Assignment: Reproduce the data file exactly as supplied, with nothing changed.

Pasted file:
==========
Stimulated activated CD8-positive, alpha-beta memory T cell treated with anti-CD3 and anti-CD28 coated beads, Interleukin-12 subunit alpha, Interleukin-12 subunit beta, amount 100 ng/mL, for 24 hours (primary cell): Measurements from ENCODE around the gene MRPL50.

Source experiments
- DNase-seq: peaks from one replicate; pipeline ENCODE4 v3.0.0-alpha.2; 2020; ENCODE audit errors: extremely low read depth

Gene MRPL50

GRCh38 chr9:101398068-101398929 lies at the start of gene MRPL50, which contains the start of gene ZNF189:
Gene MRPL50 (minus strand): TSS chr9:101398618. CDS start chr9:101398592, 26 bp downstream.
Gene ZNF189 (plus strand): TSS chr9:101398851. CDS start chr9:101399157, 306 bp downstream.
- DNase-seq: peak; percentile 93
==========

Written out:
Stimulated activated CD8-positive, alpha-beta memory T cell treated with anti-CD3 and anti-CD28 coated beads, Interleukin-12 subunit alpha, Interleukin-12 subunit beta, amount 100 ng/mL, for 24 hours (primary cell): Measurements from ENCODE around the gene MRPL50.

Source experiments
- DNase-seq: peaks from one replicate; pipeline ENCODE4 v3.0.0-alpha.2; 2020; ENCODE audit errors: extremely low read depth

Gene MRPL50

GRCh38 chr9:101398068-101398929 lies at the start of gene MRPL50, which contains the start of gene ZNF189:
Gene MRPL50 (minus strand): TSS chr9:101398618. CDS start chr9:101398592, 26 bp downstream.
Gene ZNF189 (plus strand): TSS chr9:101398851. CDS start chr9:101399157, 306 bp downstream.
- DNase-seq: peak; percentile 93